Communications workers unite Banksy320As many as 13 simultaneous sessions. Many of the world's best engineers are coming to the IEEE International Conference on Communications, from the most advanced academics to the slickest salesmen. Hundreds of presentations, far more than anyone can absorb. Alcatel, Ericsson, Huawei, Nokia, Samsung & ZTE will each explain why they and they  alone have the right path to 5G. Of course, none of them can even provide an agreed definition of what 5G is or are even close to delivering relevant equipment. (Marketing is like that.) In particular, experts like NTT are saying one much discussed "5G' technology - high GHz millimeter waves -  is unlikely before 2022-2023. http://5gwnews.com/90-r/211-2022-or-later-for-high-ghz-5g This will be a conference where I can learn just how far along each technology is in 2015.

Lajos Hanzo's "A Stroll with Shannon to Next-Generation Plaza: Large-Scale MIMOs, Single versus Multiple RF Chains and All That..." promises to be particularly interesting. Filming Stanford Professor Andrea Goldsmith, I asked "What are the most interesting problems in communications? What would you include if you were creating a list after Hilbert's?" Her first answer was "Extending the notion of a limit from Shannon's single wire to today's multiple channels."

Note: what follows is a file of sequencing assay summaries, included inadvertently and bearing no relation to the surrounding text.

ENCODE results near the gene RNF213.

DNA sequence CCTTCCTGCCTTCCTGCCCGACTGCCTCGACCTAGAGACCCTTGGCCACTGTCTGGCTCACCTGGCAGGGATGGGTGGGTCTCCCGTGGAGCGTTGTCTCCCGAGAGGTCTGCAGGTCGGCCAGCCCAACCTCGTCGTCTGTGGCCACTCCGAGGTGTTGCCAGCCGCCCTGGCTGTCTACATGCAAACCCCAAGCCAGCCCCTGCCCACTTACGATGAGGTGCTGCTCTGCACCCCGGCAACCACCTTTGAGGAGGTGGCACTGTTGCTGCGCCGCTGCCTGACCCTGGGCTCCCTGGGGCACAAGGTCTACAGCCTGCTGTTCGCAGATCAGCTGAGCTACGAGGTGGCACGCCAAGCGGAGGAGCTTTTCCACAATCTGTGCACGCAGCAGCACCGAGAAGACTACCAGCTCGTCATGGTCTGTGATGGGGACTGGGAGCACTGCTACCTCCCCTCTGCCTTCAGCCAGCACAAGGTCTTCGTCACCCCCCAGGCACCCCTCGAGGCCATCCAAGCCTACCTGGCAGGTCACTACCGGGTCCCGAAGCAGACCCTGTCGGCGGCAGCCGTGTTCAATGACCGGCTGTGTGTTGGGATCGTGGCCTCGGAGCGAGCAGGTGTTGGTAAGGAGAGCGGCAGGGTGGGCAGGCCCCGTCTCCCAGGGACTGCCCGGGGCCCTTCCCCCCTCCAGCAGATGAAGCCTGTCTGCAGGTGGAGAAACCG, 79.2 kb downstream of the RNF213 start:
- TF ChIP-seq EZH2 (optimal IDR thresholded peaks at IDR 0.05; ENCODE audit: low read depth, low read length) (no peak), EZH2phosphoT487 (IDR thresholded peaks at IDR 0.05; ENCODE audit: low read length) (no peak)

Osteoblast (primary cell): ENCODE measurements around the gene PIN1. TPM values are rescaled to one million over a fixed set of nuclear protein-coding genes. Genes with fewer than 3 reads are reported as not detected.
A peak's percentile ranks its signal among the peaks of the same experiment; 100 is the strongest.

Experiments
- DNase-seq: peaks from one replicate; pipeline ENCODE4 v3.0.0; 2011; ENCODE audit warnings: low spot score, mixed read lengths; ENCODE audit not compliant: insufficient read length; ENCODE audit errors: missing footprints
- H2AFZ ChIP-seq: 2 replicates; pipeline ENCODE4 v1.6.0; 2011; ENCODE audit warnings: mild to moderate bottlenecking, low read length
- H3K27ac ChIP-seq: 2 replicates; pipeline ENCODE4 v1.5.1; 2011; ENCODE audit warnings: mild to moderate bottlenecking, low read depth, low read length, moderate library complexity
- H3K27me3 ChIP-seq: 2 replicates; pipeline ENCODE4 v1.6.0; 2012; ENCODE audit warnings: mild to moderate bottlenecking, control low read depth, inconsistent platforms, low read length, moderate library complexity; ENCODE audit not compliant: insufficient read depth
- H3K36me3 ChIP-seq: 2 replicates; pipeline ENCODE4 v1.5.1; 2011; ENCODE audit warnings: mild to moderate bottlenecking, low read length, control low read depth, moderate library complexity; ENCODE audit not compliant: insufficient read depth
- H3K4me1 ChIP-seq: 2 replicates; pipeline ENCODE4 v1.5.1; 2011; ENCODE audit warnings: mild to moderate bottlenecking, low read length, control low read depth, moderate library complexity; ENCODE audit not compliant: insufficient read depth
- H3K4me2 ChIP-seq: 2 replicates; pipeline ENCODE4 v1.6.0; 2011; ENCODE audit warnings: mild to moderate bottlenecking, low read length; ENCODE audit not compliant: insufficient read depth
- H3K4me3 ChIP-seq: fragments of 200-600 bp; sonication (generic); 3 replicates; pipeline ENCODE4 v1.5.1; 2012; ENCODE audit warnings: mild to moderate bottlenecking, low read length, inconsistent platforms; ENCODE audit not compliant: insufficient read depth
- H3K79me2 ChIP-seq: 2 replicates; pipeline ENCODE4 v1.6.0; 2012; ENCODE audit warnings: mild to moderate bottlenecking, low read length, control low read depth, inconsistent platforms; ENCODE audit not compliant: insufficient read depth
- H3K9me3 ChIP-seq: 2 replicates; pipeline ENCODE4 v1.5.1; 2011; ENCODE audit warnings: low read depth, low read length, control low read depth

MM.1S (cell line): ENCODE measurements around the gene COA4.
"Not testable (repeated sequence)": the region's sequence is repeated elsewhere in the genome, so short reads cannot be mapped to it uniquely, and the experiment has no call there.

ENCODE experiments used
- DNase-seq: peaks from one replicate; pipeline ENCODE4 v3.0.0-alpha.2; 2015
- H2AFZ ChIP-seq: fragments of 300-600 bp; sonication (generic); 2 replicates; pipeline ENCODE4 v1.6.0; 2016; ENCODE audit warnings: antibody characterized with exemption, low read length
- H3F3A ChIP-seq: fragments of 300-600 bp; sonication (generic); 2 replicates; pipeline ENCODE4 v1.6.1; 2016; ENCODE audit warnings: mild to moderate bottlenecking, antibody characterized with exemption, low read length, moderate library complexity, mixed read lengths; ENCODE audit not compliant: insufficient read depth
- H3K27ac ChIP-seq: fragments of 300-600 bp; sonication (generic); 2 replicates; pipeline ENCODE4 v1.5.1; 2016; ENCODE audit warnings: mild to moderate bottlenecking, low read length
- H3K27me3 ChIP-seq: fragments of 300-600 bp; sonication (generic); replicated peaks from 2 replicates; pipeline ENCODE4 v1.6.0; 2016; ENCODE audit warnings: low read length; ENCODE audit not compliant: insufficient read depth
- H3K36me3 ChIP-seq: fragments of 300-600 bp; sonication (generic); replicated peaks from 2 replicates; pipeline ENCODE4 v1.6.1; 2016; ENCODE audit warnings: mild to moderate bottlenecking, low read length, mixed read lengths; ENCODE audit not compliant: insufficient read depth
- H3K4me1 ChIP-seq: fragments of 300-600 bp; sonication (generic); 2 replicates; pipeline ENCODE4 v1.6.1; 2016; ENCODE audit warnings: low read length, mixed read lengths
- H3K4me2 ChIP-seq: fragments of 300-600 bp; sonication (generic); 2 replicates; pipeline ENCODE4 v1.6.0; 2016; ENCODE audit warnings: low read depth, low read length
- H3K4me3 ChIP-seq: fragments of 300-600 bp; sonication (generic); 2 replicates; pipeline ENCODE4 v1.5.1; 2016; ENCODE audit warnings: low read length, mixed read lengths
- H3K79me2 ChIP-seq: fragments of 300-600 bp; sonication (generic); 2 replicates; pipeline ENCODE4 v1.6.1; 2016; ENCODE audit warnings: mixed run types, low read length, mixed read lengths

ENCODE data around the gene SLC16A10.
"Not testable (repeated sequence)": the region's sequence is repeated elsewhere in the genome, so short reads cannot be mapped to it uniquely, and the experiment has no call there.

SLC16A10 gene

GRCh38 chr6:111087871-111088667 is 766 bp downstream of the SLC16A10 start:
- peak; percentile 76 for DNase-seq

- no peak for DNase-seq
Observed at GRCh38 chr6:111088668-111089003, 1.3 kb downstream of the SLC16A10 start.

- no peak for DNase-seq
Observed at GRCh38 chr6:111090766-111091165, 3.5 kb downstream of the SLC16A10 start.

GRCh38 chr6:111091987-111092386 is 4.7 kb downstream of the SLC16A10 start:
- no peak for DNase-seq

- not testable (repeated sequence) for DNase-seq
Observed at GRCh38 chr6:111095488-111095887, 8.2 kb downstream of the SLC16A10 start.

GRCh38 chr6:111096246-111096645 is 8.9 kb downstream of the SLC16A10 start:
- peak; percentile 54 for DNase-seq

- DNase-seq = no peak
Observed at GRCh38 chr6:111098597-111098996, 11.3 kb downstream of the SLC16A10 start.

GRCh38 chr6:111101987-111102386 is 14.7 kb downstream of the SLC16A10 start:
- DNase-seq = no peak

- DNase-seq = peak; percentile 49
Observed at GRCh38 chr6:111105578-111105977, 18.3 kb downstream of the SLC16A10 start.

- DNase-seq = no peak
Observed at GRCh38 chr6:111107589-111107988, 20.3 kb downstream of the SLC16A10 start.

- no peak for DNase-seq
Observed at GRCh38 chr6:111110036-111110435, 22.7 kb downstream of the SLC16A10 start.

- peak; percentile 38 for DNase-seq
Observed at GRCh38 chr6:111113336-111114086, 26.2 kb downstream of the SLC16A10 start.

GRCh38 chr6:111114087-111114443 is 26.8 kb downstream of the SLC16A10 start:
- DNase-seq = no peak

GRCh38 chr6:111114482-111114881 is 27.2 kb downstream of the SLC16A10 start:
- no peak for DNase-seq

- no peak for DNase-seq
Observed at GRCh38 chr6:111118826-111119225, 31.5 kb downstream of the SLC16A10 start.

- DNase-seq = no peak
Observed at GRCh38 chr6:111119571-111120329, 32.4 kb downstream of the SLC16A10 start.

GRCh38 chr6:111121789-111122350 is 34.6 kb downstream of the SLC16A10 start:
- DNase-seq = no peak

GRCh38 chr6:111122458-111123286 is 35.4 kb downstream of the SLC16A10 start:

She's been working on that problem and I'd also like to hear what Hanzo has found. Virtually guaranteed Marconi Award for anyone making substantial progress on this. 

LTE-U/LAA is the biggest immediate issue in Internet policy. Taking half or more of the Wi-Fi/unlicensed spectrum and letting the phone companies use it for LTE has many implications. Friday, Professor Goldsmith has helped organize an all-day event on the subject. (Blurb below) The most visible supporter of LTE-U/LAA is Qualcomm, whose Executive Chairman Paul Jacobs is speaking. If I get the opportunity, I'll ask him two questions. The first would be for his recommendations on field testing LTE-U to make sure the interference problems are solved. (All tests so far have been in the lab.) The second will be what would he recommend as "rules of the road" for unlicensed spectrum that will work well both for LTE-U and the coming enhancements to Wi-Fi to reduce contention and increase coordination. Both John Cioffi and Marty Cooper have identified contention and coordination as crucial to the future of Wi-Fi. 

Say hello to the round fellow with a beard and the irrepressible Jennie Bourne at the event. If you making an important, original presentation please write me in advance and I'll try to promote it.

The key issue right now is LTE-U. The full day session is important.